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    Volume 34, Issue 1 (January 1989)

    A Review of The Lindbergh Case


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    The Lindbergh Case is a painstakingly researched, immensely readable account of the “Crime of the Century” from the kidnapping of the Lindbergh baby in 1932 to Richard Hauptmann's conviction and execution some four years later. It's author, Jim Fisher, Professor of Criminal Justice at Edinboro University, Edinboro, Pennsylvania, states that he spent over four years on researching the case, and I can believe it. The vast amount of background material that he reviewed and catalogued by computer includes some 7500 pages of trial transcripts and literally thousands of other documents maintained in the Lindbergh case archives in West Trenton, New Jersey, such as affidavits, memos, letters, logs, statements, photographs, press clippings, trial exhibits, and material from the Governor Hoffman file. Fisher also examined the physical evidence itself including the fourteen ransom notes, Hauptmann's known handwriting, the kidnap ladder, and the baby's sleeping suit.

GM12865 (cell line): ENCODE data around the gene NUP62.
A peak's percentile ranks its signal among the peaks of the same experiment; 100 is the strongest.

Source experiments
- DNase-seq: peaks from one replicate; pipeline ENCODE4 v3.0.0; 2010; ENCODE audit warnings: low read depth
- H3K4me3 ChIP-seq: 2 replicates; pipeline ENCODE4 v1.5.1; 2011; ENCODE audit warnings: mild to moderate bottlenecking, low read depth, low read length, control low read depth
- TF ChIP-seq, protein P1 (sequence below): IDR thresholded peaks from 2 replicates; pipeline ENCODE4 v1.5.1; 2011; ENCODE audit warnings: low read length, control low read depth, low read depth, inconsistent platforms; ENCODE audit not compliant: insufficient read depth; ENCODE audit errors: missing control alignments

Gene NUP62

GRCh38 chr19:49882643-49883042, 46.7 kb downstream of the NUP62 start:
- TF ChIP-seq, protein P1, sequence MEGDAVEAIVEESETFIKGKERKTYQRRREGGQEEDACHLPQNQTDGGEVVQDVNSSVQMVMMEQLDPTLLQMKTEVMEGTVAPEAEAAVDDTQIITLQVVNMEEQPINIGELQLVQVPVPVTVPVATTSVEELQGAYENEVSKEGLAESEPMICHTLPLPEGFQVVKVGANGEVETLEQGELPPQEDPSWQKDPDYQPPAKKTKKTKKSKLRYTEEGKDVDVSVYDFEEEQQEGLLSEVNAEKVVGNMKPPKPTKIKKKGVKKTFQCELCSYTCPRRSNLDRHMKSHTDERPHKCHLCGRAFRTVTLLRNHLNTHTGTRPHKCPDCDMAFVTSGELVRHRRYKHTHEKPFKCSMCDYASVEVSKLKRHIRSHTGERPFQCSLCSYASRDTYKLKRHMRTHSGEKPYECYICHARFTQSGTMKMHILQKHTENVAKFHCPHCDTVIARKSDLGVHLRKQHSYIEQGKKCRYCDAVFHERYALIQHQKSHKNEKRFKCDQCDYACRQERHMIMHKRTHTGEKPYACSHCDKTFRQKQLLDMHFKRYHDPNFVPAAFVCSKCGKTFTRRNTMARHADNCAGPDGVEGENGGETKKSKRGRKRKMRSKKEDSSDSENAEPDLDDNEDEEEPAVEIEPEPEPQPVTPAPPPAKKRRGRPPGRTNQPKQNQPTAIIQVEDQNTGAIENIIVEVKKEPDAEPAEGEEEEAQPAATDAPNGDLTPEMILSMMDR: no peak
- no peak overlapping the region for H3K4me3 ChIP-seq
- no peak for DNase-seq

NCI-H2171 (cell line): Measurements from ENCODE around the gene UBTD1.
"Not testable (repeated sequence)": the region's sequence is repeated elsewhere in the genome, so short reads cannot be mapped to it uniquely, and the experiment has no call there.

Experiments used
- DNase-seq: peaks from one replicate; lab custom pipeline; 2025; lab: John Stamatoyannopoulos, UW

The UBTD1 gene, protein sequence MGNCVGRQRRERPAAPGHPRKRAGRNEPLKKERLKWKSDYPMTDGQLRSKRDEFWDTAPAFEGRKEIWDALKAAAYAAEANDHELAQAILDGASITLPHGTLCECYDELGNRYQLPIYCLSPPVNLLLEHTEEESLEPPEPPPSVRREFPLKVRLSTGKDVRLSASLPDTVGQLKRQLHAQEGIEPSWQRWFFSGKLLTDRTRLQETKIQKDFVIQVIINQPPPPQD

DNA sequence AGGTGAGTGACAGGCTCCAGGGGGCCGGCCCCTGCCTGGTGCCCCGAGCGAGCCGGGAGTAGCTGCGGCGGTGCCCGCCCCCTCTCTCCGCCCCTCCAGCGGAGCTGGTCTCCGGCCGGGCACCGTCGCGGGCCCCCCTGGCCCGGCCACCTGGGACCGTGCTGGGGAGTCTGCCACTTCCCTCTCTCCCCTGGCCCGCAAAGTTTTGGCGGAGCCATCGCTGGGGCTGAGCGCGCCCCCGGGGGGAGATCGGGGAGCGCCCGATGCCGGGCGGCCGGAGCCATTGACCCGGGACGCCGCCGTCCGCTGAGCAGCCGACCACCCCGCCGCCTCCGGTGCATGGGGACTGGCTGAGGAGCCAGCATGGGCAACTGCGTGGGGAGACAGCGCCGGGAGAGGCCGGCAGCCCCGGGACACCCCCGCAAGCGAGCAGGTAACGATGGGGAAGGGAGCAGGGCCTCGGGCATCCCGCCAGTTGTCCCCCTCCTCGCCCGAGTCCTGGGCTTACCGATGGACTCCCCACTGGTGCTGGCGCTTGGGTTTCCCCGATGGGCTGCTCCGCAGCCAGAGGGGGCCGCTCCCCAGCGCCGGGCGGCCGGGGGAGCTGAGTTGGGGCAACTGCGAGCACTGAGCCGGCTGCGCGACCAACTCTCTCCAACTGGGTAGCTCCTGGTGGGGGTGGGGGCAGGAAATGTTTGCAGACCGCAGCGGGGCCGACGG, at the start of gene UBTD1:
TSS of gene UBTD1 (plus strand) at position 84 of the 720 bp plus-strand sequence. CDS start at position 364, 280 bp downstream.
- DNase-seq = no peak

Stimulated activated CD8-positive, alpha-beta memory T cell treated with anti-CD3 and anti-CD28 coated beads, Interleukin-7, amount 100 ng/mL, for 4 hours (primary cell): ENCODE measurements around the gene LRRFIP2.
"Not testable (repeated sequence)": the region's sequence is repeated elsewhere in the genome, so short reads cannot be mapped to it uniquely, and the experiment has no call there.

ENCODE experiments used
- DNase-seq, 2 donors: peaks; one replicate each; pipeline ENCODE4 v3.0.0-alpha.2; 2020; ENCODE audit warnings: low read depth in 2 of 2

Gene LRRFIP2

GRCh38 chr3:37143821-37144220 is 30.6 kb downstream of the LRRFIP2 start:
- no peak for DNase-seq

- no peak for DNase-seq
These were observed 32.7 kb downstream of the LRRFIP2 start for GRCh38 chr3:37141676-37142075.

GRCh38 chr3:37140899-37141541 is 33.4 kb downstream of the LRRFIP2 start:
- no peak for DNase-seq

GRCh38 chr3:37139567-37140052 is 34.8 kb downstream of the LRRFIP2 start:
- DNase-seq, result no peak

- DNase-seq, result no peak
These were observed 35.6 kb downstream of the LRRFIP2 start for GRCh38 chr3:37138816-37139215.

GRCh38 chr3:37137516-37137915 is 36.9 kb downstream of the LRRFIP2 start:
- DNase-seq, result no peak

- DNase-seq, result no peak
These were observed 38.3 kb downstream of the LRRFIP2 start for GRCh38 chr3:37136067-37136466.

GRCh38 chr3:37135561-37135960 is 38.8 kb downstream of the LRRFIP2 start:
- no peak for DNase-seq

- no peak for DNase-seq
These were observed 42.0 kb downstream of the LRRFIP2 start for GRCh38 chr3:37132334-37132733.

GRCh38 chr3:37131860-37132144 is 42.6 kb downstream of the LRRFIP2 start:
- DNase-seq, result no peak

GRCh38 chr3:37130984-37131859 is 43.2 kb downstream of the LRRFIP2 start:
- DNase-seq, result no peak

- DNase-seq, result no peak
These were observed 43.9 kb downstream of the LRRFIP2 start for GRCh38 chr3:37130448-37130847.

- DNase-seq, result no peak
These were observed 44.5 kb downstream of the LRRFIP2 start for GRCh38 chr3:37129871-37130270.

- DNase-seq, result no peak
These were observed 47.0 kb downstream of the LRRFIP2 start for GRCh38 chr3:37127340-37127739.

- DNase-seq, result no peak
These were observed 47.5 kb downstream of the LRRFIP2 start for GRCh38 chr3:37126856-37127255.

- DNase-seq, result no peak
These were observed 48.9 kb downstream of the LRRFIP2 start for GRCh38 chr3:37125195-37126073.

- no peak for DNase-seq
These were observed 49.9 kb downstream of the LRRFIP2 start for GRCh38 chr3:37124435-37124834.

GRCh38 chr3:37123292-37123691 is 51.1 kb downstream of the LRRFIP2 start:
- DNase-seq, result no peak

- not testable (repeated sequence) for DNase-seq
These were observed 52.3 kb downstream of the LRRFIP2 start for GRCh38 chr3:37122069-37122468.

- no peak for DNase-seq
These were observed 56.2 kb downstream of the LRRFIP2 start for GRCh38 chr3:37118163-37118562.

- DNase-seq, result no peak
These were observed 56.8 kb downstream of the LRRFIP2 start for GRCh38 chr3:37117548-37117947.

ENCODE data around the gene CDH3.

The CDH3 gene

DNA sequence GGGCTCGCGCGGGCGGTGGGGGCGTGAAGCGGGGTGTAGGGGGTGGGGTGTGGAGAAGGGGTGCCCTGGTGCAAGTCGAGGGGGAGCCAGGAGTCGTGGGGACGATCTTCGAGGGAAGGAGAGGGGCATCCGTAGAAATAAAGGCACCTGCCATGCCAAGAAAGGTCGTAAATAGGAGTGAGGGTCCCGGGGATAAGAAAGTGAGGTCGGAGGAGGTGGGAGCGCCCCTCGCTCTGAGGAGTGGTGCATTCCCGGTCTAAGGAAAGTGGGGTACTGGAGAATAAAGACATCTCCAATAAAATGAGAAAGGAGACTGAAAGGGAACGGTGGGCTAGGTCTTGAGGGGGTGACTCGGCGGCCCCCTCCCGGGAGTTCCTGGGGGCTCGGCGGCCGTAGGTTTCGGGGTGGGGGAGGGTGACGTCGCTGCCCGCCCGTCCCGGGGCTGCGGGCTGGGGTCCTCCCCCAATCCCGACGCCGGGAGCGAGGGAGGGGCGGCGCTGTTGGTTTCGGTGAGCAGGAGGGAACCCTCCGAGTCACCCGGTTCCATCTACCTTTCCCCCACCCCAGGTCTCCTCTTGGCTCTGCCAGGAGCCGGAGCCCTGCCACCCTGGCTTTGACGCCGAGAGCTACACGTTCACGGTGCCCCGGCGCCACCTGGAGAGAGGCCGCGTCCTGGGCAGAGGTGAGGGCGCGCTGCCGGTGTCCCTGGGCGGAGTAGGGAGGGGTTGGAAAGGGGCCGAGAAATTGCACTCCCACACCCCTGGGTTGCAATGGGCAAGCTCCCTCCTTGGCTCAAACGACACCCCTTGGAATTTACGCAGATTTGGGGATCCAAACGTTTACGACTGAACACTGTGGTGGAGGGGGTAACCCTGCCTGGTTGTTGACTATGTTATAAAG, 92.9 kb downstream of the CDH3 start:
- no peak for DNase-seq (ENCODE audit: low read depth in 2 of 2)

Author Information:

    Doud, D
    Forensic document examiner, Chicago, IL

    Stock #: JFS12634J


    DOI: 10.1520/JFS12634J

    Title A Review of The Lindbergh Case
    Symposium ,
    Committee E30